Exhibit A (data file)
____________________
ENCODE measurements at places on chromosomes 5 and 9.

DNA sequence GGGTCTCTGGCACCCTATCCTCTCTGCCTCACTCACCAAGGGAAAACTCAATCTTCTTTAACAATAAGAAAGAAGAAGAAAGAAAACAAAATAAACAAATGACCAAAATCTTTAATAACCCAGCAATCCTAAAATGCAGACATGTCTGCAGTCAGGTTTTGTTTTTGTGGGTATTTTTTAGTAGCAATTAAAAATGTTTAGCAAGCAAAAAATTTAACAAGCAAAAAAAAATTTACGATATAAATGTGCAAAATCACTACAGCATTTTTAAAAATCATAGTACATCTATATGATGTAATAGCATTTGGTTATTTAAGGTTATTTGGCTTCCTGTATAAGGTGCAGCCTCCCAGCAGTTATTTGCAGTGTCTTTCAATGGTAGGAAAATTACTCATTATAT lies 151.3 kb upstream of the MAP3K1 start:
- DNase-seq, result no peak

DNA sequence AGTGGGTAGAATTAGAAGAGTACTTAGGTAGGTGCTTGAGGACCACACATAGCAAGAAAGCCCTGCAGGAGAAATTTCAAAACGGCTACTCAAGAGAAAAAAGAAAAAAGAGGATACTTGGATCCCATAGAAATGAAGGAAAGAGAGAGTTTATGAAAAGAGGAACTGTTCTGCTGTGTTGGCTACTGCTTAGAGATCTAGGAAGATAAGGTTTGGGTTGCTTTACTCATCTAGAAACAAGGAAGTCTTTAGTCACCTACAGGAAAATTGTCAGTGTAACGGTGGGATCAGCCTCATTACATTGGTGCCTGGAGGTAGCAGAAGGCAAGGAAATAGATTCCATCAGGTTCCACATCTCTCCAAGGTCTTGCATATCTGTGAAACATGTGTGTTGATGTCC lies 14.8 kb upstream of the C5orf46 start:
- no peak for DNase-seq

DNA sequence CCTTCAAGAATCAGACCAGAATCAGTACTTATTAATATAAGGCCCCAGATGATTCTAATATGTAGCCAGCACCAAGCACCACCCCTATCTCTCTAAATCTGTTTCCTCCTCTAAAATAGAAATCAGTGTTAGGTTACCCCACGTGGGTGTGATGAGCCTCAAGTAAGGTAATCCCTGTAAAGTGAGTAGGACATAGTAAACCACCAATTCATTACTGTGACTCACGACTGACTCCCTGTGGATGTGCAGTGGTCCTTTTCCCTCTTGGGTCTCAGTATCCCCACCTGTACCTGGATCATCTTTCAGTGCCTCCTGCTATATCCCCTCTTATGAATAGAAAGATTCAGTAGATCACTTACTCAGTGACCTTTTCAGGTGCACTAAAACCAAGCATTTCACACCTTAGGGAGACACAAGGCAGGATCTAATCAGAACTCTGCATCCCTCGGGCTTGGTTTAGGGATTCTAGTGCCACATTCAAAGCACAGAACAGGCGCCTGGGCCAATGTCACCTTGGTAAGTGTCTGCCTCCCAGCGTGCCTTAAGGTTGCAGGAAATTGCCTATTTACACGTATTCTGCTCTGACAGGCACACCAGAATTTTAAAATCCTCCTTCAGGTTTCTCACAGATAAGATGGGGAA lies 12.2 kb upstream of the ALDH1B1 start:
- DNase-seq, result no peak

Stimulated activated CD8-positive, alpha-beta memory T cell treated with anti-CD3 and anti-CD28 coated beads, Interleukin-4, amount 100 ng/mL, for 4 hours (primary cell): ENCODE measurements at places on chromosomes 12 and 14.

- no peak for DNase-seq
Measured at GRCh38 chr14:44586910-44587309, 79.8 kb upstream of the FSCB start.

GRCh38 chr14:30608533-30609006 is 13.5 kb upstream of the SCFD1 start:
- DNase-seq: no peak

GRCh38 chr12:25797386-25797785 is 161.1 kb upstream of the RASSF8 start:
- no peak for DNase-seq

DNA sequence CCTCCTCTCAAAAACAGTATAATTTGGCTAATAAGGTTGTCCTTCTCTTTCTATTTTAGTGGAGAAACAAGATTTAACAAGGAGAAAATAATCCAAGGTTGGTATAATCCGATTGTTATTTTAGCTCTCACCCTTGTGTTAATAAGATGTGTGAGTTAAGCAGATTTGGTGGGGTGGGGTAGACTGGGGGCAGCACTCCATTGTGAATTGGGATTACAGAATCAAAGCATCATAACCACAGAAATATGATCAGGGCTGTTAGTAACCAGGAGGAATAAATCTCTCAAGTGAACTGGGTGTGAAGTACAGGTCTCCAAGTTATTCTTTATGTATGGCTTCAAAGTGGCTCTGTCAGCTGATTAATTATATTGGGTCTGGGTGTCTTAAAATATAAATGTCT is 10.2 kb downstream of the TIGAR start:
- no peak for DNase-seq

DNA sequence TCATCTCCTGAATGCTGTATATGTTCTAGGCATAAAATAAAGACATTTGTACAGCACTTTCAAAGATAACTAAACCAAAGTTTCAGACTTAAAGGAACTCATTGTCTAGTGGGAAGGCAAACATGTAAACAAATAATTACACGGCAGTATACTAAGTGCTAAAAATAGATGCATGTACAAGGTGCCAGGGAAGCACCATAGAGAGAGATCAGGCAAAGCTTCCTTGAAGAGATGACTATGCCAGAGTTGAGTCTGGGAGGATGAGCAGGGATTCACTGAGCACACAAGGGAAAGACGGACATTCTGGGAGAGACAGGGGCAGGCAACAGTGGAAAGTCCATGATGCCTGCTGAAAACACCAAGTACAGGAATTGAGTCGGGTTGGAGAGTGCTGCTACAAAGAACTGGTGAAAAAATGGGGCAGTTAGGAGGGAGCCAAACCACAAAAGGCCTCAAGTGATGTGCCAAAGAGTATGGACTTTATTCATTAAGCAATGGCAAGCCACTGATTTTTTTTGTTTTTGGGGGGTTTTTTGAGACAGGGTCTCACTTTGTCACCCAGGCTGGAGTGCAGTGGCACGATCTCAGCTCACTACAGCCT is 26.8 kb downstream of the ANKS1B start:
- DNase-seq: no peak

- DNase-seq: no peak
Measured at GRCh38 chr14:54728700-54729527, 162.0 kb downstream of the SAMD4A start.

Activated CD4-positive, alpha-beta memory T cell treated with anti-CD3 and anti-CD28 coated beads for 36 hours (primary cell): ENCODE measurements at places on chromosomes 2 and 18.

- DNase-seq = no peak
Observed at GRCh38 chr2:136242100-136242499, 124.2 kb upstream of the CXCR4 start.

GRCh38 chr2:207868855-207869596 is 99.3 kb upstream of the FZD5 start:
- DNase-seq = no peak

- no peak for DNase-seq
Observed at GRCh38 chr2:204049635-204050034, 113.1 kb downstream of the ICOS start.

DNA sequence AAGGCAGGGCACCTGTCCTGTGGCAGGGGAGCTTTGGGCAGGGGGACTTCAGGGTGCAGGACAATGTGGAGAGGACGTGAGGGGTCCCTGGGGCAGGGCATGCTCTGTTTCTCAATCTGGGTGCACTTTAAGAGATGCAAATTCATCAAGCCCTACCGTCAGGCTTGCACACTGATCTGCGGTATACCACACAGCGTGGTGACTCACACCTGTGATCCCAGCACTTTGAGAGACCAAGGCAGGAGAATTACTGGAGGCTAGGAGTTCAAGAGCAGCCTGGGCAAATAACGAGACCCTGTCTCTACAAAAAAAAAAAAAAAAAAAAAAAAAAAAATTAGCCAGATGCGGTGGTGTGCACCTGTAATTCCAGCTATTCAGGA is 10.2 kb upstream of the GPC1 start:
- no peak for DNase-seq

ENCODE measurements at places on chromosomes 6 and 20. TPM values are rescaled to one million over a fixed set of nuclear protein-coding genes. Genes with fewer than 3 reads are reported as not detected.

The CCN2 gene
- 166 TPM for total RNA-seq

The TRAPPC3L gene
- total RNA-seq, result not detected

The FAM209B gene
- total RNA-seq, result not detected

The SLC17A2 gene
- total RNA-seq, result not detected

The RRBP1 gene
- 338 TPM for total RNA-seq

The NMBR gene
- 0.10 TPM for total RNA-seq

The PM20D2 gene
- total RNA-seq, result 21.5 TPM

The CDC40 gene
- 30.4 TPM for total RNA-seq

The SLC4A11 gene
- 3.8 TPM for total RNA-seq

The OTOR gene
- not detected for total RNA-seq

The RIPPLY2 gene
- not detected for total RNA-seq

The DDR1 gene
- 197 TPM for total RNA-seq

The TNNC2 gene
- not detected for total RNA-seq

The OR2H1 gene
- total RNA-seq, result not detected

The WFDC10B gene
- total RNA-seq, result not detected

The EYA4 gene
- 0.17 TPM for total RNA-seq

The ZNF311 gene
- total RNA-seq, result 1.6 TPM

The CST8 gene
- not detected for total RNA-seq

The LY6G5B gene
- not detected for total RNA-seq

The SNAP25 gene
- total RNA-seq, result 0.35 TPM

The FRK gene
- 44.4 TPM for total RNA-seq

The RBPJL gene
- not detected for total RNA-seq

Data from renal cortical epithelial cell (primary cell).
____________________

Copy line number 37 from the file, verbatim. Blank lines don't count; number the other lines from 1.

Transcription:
The SLC17A2 gene